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Patents Roundup: Microsoft, Free Software Innovations and Impending Changes to Patent Law

Posted in America, Courtroom, Europe, Free/Libre Software, Law, Microsoft at 8:45 am by Dr. Roy Schestowitz

“If I have seen further it is by standing on the shoulders of giants,” Sir Isaac Newton (1642-1727)

Newton's Cradle

Newton’s Cradle

Microsoft continues to upset with its infatuation of everything “invention” or “innovation”. While Gates and Myhrvold patent everything under the sun (for vanity and profit), other Microsoft employees claim credit for things that have prior art and plenty of foundations upon which to build.

Microsoft boss Don Mattrick still believes he was the very first person to invent controllable 3D human avatars.

“I’m claiming to have invented avatars! I did 4D Sports Boxing! Do you know what 4D Boxing was? Hey, you should be writing this! That was me,” Mattrick told Official Xbox Magazine.

By the way, Google is no angel, either.

Google Patents Searching Through Multiple Categories At Once


What’s unclear to me is how anyone “skilled in the art” could consider this a non-obvious solution. This is (and was) the sort of evolutionary improvement that pretty much anyone in the space would have known was coming to search engines.

It wasn’t long ago that we wrote about Halliburton and its pursuit for a patent on patent trolling. The Register has a more detailed report on the subject.

Halliburton – the Texas-based company famous for pocketing billions from the war in Iraq – hopes to patent the art of patent trolling.

Innovation in Free Software

Eric Raymond, who has been eerily quiet over the past year, wrote in the OSI blog about open source software and innovation.

There’s an argument commonly heard these days that open-source software is all very well for infrastructure or commodity software where the requirements are well-established, but that it can’t really innovate. I laugh when I hear this, because I remember when the common wisdom was exactly the opposite — that we hackers were great for exploratory, cutting-edge stuff but couldn’t deliver reliable product.

How quickly people forget. We built the World Wide Web, fer cripessakes! The original browser and the original webservers were built by a hacker at CERN, not in some closed-door corporate shop. Before that, years before we got Linux and our own T-shirts, people who would later identify their own behavior correctly as open-source hacking built the Internet.

It’s important to remember that Free software predates proprietary software. It’s not a new phenomenon but it’s the way things used to before people like Bill Gates stood up and said: “They are the ones who give hobbyists a bad name, and should be kicked out of any club meeting they show up at.”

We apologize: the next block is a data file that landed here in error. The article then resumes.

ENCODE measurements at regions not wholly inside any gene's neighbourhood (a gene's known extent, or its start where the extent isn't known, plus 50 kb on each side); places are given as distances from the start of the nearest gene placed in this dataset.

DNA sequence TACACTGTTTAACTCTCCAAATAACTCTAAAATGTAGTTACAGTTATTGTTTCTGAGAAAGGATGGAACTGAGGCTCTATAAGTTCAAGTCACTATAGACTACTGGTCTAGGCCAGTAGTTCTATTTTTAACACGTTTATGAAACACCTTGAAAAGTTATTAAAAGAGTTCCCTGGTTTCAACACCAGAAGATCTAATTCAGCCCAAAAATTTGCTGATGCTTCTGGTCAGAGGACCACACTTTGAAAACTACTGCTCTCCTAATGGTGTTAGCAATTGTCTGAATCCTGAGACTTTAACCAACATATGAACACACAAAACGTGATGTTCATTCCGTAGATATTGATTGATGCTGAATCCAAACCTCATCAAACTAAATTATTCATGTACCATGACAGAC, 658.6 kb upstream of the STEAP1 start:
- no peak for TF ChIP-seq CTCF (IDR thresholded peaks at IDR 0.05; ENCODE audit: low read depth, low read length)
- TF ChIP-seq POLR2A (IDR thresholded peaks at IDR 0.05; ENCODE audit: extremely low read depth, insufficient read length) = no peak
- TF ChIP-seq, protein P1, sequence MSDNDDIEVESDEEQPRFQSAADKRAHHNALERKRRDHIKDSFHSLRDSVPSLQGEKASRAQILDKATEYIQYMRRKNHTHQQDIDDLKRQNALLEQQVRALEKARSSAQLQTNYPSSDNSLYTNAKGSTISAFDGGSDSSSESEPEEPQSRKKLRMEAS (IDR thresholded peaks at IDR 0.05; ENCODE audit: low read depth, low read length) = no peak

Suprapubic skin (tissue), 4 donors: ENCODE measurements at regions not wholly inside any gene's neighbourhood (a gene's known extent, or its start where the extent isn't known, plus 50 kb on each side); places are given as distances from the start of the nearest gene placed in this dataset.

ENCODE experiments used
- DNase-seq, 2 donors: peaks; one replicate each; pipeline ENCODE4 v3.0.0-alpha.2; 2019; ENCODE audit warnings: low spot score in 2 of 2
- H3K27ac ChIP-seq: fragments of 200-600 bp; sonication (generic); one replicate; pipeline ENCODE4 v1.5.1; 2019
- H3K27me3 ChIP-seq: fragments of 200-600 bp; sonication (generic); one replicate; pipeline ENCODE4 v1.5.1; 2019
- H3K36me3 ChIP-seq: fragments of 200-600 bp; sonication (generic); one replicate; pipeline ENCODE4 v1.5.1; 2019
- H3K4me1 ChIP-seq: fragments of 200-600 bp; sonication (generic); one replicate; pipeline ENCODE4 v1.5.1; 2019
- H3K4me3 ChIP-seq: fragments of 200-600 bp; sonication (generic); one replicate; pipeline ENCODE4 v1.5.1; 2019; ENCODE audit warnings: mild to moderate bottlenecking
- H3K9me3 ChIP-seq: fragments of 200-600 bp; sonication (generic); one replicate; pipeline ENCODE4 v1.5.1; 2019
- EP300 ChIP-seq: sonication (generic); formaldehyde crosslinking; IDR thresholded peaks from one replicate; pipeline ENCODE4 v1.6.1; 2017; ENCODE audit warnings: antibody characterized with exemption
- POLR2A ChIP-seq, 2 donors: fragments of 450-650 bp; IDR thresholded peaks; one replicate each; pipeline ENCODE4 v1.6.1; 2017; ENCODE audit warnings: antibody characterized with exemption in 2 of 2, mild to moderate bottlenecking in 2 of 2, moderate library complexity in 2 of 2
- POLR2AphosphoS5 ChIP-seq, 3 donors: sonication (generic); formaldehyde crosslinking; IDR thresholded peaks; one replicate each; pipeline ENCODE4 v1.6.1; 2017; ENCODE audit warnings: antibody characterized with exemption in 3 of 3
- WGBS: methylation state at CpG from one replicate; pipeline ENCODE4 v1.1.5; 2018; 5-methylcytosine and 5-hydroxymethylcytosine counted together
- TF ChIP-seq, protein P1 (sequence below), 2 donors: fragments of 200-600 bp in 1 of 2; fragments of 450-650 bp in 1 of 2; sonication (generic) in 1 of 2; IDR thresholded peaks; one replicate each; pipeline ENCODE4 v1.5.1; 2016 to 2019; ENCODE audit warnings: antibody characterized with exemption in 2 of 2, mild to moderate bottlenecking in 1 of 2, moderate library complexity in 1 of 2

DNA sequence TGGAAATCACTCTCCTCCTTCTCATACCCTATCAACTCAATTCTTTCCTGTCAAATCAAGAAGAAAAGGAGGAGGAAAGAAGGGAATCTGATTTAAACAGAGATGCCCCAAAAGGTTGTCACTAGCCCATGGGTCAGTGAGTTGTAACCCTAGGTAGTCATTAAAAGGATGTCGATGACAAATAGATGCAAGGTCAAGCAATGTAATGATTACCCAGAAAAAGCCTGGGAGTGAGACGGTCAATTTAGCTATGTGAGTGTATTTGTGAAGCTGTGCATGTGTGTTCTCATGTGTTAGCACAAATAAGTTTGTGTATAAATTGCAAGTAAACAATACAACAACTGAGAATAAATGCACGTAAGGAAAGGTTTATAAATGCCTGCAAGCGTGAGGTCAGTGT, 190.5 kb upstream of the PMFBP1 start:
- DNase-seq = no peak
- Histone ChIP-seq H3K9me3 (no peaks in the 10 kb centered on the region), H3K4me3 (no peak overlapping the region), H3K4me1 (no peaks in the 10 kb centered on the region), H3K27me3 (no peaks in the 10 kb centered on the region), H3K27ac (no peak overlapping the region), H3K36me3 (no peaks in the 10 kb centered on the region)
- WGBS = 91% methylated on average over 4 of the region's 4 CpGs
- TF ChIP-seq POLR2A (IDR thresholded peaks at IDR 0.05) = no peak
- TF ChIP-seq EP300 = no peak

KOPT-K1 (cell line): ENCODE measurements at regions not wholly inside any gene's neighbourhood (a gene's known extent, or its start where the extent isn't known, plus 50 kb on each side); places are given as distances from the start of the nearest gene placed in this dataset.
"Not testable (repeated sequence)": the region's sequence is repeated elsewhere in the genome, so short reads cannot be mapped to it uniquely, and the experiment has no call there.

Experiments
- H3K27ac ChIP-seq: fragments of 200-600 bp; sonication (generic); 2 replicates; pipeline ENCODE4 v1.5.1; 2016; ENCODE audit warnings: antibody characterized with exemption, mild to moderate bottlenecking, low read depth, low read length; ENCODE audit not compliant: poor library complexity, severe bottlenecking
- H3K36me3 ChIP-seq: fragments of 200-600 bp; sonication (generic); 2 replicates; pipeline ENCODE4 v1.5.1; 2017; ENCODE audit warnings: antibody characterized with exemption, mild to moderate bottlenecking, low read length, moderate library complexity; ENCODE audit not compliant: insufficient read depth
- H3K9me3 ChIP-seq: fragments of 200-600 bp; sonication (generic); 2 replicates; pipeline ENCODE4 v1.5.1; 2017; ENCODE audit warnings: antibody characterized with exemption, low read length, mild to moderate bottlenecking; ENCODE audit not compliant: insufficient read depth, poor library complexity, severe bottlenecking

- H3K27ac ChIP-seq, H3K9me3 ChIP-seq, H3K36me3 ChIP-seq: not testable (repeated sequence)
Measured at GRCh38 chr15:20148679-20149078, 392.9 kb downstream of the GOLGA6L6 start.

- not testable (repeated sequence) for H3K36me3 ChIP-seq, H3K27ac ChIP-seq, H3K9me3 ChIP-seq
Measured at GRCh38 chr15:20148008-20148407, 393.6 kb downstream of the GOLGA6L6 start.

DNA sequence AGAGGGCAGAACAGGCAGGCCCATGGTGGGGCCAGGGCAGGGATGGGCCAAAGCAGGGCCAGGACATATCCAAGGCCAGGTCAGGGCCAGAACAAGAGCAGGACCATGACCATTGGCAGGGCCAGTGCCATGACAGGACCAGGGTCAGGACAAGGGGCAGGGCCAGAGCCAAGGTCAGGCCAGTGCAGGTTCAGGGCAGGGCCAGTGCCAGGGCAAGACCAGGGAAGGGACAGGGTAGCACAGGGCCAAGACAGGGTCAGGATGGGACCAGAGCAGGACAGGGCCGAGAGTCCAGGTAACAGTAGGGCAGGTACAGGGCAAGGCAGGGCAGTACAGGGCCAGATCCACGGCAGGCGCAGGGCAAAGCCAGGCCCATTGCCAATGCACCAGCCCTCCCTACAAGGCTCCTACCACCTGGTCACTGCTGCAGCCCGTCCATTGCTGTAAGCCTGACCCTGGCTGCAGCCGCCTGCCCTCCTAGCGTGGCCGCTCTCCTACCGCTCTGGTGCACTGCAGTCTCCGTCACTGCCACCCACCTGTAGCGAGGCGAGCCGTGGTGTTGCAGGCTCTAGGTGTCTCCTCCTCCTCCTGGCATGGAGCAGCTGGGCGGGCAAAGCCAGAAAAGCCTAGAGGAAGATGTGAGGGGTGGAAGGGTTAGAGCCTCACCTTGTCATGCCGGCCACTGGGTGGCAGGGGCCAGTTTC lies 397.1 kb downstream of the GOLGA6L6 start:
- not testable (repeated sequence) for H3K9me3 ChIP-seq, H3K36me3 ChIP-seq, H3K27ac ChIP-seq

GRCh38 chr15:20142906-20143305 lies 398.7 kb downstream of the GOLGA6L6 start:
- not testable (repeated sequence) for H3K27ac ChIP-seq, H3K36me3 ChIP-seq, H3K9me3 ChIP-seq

The Patent System Ain’t Working

Michael Tiemann

Michael Tiemann of the OSI, citing this writeup, summarises and shares some takeaway points.

Venkatesh Hariharan recently wrote an article titled The practical problem with software patents, a subject near and dear to my heart. He draws on the same research that I have cited in the past, the book “Patent Failure: How Judges, Bureaucrats, and Lawyers Put Innovators at Risk,” by Boston University professors, James Bessen & Michael J. Meurer, but I confess that he shows both greater insights and certainly a better sense of humor than I do when I write abou[t] the subject.

Groklaw has meanwhile released the third part of an article about re Bilski.

In my view, the short answer is that Bilski isn’t the last or best word, and that in time there will be further refinements. That may be too small a word, actually, but I read Bilski as leaving it to the Supreme Court to do anything new, useful and practical about software patents, if I might coin the phrase, while the US Appeals Court for the Federal Circuit stands on a very old dime in the meanwhile, while attempting to basically make it harder to patent mathematical “fundamental principles.” The court doesn’t want anyone to patent 1 + 1 = 2, in other words, because the whole world needs to be able to do that. But if you use 1 + 1 = 2 in a process that is patentable because it’s tied to a particular machine and/or is transformative, that’s fine with them. That’s if I understand what the court wrote. Considering that patent lawyers and professors are still struggling with it, I’m guessing I don’t yet fully.

Here is some more interesting commentary on the subject on Bilski.

It’s not just the ease of writing programs that guarantees we’ll involved external agents more and more in our lives. It’s also the development of cheap sensors that will become ubiquitous and that will provide raw data for agents to work on. And of course, the availability of Internet access everywhere, all the time, which allows agents to communicate with both the sources of data and the people who want the agents’ output.

Additional new resources (re Bilski and beyond):